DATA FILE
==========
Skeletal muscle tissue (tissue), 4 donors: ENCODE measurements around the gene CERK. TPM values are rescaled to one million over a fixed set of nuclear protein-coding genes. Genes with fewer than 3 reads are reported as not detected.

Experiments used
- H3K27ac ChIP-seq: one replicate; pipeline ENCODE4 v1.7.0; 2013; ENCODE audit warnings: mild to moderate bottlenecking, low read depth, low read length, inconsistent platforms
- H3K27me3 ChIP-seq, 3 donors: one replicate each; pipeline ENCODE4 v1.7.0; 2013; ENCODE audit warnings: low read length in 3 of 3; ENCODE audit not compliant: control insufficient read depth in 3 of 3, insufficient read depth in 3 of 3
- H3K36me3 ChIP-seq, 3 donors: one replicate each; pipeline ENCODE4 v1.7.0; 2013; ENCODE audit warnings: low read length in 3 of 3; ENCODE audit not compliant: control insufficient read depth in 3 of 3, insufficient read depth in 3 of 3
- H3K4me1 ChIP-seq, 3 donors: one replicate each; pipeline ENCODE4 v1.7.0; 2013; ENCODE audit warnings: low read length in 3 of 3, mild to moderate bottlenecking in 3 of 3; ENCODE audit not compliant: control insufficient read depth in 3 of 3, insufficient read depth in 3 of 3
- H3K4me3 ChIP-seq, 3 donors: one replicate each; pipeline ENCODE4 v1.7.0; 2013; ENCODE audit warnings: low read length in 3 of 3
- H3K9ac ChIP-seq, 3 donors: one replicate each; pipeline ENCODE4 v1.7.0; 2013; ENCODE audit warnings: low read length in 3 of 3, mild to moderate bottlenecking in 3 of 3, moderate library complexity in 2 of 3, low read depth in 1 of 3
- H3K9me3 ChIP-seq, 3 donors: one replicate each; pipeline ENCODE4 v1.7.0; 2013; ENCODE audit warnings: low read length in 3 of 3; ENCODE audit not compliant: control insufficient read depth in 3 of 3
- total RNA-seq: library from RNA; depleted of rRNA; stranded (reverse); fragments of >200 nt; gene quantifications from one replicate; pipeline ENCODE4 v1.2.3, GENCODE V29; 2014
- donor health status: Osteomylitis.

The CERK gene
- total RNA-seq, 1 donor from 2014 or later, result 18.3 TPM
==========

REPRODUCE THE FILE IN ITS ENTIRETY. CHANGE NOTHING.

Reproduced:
Skeletal muscle tissue (tissue), 4 donors: ENCODE measurements around the gene CERK. TPM values are rescaled to one million over a fixed set of nuclear protein-coding genes. Genes with fewer than 3 reads are reported as not detected.

Experiments used
- H3K27ac ChIP-seq: one replicate; pipeline ENCODE4 v1.7.0; 2013; ENCODE audit warnings: mild to moderate bottlenecking, low read depth, low read length, inconsistent platforms
- H3K27me3 ChIP-seq, 3 donors: one replicate each; pipeline ENCODE4 v1.7.0; 2013; ENCODE audit warnings: low read length in 3 of 3; ENCODE audit not compliant: control insufficient read depth in 3 of 3, insufficient read depth in 3 of 3
- H3K36me3 ChIP-seq, 3 donors: one replicate each; pipeline ENCODE4 v1.7.0; 2013; ENCODE audit warnings: low read length in 3 of 3; ENCODE audit not compliant: control insufficient read depth in 3 of 3, insufficient read depth in 3 of 3
- H3K4me1 ChIP-seq, 3 donors: one replicate each; pipeline ENCODE4 v1.7.0; 2013; ENCODE audit warnings: low read length in 3 of 3, mild to moderate bottlenecking in 3 of 3; ENCODE audit not compliant: control insufficient read depth in 3 of 3, insufficient read depth in 3 of 3
- H3K4me3 ChIP-seq, 3 donors: one replicate each; pipeline ENCODE4 v1.7.0; 2013; ENCODE audit warnings: low read length in 3 of 3
- H3K9ac ChIP-seq, 3 donors: one replicate each; pipeline ENCODE4 v1.7.0; 2013; ENCODE audit warnings: low read length in 3 of 3, mild to moderate bottlenecking in 3 of 3, moderate library complexity in 2 of 3, low read depth in 1 of 3
- H3K9me3 ChIP-seq, 3 donors: one replicate each; pipeline ENCODE4 v1.7.0; 2013; ENCODE audit warnings: low read length in 3 of 3; ENCODE audit not compliant: control insufficient read depth in 3 of 3
- total RNA-seq: library from RNA; depleted of rRNA; stranded (reverse); fragments of >200 nt; gene quantifications from one replicate; pipeline ENCODE4 v1.2.3, GENCODE V29; 2014
- donor health status: Osteomylitis.

The CERK gene
- total RNA-seq, 1 donor from 2014 or later, result 18.3 TPM